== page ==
All major segments of US construction see spending increase despite skills challenge
03 October 2023
All major segments of construction in the US saw increases in spending in August, although an ongoing shortage in skilled workers could put the brakes on growth.
That’s according to Associated General Contractors of America (AGC), which recorded a total spending increase of 0.5% during the month as compared to July.
Construction spending, not adjusted for inflation, totaled $1.98 trillion at a seasonally adjusted annual rate in August.
Spending on private residential construction increased for the fourth consecutive month in August, by 0.6%. Spending on private non-residential construction increased by 0.3% in August, while public construction investment increased 0.6%.
Spending was mostly positive among large non-residential segments. Spending on manufacturing plants increased 1.2% between July and August. Spending on power, highway and street, office, and health care construction each grew by 0.4% for the month. Educational construction was flat.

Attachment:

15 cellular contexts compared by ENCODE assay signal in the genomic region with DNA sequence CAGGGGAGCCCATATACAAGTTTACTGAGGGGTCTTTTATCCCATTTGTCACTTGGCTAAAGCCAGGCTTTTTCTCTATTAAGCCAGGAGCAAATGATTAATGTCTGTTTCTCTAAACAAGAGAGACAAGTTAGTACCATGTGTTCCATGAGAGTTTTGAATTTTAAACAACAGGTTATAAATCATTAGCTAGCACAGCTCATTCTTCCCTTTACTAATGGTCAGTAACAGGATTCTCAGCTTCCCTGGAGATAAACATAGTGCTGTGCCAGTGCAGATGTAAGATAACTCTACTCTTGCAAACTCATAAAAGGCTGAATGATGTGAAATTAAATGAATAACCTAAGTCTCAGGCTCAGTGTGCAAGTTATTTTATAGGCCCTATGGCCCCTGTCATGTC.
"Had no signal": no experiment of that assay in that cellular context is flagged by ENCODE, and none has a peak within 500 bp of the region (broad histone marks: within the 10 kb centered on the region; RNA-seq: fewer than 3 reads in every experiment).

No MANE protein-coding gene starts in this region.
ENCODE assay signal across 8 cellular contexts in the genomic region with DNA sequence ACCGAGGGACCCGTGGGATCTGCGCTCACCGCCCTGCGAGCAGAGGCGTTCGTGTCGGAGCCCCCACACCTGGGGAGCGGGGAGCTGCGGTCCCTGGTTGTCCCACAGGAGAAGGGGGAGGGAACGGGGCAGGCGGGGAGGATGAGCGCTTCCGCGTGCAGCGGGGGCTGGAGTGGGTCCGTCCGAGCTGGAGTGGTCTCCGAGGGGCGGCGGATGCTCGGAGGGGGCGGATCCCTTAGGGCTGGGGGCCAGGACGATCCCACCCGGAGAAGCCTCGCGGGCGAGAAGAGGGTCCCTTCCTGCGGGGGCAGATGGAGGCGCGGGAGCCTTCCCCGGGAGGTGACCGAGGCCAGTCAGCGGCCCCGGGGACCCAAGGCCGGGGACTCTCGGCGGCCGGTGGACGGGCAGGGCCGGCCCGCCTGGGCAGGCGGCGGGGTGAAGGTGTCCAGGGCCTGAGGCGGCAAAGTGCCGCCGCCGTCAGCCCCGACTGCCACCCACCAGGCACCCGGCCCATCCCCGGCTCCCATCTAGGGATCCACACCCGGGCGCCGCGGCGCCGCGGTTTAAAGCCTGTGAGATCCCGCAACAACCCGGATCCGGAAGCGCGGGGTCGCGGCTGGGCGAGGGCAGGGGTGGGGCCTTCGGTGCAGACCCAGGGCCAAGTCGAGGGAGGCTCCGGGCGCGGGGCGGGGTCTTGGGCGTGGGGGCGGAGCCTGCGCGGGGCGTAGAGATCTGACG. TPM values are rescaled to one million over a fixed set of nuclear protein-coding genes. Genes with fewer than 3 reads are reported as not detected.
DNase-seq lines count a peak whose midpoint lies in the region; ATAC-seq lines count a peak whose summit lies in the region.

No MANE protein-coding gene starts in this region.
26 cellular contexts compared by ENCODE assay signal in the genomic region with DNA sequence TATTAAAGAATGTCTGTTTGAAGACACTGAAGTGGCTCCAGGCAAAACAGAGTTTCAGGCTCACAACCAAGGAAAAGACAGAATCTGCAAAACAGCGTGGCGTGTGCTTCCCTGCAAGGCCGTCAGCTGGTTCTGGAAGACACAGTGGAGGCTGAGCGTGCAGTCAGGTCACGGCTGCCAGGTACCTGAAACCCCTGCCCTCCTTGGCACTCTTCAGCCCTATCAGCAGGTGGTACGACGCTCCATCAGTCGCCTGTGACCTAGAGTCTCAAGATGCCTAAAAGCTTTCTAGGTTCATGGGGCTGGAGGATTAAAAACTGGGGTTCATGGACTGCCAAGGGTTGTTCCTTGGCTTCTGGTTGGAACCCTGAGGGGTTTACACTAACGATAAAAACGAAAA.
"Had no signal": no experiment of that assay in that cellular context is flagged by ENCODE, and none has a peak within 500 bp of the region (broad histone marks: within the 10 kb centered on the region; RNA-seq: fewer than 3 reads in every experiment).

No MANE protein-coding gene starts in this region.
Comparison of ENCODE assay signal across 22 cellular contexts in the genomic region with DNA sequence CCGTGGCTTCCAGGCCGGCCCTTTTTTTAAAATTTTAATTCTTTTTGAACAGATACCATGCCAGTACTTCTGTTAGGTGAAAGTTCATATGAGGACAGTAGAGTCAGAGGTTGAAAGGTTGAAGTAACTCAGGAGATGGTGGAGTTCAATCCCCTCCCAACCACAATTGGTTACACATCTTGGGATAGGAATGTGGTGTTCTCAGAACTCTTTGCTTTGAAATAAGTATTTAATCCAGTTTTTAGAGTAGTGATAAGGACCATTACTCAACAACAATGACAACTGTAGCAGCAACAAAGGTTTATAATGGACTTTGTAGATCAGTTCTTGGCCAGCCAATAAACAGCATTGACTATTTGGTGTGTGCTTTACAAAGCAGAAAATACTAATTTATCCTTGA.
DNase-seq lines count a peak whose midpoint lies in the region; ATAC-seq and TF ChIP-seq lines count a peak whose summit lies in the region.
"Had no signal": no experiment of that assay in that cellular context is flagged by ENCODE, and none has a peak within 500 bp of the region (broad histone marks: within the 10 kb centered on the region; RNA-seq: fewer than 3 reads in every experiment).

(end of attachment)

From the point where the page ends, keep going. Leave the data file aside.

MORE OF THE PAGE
By contrast, commercial construction—comprising warehouse, retail, and farm construction—fell by 0.9% in August compared to a month ago.
The AGC welcomed the growing demand for construction services but warned that construction firms remain concerned about finding enough qualified workers to keep pace with demand.
Ken Simonson, the association’s chief economist, said, “For now, all types of construction are growing. But unless the supply of qualified workers increases, many projects are likely to be delayed.”
Association officials noted that its recent workforce survey found that 88% of construction firms that are hiring are having a hard time finding enough qualified workers.
They urged federal officials to allow more people with construction skills to lawfully enter the country as a short-term solution.